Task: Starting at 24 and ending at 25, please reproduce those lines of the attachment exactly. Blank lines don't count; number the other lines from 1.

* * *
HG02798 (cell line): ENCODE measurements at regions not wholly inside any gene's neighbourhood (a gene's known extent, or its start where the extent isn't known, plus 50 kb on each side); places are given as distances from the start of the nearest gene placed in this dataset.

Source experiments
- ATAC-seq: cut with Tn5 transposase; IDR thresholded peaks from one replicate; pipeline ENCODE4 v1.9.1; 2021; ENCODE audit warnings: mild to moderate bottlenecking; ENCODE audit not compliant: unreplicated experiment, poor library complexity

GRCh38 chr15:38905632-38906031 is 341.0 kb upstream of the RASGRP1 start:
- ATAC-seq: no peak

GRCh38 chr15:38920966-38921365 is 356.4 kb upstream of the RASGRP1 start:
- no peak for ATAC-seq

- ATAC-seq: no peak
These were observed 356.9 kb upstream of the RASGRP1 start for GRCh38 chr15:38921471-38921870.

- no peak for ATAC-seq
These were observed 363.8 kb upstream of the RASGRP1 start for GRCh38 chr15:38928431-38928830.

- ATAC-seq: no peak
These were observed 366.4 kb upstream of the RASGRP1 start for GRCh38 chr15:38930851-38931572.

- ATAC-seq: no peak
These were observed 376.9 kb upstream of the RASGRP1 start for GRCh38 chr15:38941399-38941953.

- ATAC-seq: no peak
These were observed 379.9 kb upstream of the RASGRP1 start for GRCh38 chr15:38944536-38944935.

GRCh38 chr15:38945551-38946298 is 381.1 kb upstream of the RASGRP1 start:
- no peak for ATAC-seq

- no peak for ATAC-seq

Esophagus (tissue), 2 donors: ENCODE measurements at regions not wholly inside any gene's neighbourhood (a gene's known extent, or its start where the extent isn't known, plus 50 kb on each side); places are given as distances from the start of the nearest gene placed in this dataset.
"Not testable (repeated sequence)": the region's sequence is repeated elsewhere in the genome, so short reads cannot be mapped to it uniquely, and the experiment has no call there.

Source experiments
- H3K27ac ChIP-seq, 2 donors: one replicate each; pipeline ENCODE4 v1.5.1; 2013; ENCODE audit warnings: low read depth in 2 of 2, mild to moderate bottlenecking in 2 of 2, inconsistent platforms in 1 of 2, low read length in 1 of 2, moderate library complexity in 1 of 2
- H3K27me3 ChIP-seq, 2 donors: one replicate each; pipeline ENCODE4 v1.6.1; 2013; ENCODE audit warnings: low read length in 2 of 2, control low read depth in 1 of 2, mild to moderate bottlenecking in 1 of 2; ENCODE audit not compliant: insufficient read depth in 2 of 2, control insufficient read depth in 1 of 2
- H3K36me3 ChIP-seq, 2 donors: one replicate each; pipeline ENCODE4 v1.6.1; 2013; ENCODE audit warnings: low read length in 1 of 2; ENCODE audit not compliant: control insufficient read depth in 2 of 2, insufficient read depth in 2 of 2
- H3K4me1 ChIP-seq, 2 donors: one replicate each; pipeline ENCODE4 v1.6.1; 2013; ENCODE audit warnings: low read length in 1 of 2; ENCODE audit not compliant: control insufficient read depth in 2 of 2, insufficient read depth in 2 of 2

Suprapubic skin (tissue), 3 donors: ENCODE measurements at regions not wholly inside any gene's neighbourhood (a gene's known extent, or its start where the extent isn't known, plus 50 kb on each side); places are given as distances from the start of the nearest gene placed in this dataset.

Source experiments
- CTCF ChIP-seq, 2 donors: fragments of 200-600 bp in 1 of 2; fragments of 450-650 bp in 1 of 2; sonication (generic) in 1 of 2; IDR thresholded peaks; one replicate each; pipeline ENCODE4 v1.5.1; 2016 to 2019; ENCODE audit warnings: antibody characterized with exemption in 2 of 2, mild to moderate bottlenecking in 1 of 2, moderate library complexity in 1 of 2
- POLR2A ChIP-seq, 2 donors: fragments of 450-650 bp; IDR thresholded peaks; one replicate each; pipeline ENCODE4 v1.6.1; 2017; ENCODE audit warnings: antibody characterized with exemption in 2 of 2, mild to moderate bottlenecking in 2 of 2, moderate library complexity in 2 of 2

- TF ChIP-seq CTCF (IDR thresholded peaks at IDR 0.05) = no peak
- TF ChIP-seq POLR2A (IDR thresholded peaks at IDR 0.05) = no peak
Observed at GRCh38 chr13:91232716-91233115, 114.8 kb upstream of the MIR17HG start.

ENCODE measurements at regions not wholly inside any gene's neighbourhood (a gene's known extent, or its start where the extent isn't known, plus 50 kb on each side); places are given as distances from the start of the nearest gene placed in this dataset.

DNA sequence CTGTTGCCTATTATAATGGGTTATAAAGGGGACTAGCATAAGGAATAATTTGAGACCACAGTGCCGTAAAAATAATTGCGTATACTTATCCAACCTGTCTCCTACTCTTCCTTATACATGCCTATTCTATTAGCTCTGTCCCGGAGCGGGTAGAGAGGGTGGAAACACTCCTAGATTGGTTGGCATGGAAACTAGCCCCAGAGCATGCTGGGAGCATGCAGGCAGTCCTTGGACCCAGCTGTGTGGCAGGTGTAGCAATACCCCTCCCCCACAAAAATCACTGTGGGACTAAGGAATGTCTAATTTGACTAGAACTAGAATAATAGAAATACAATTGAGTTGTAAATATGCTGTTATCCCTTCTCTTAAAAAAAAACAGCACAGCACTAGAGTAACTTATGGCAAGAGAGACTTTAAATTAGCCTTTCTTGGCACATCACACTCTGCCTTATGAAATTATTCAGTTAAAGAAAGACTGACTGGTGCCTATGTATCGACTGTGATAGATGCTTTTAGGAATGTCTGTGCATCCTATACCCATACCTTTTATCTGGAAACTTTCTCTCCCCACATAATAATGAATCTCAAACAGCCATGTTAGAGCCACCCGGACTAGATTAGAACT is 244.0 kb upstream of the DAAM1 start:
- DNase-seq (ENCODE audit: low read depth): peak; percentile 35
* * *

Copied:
- H3K27ac ChIP-seq, 2 donors: one replicate each; pipeline ENCODE4 v1.5.1; 2013; ENCODE audit warnings: low read depth in 2 of 2, mild to moderate bottlenecking in 2 of 2, inconsistent platforms in 1 of 2, low read length in 1 of 2, moderate library complexity in 1 of 2
- H3K27me3 ChIP-seq, 2 donors: one replicate each; pipeline ENCODE4 v1.6.1; 2013; ENCODE audit warnings: low read length in 2 of 2, control low read depth in 1 of 2, mild to moderate bottlenecking in 1 of 2; ENCODE audit not compliant: insufficient read depth in 2 of 2, control insufficient read depth in 1 of 2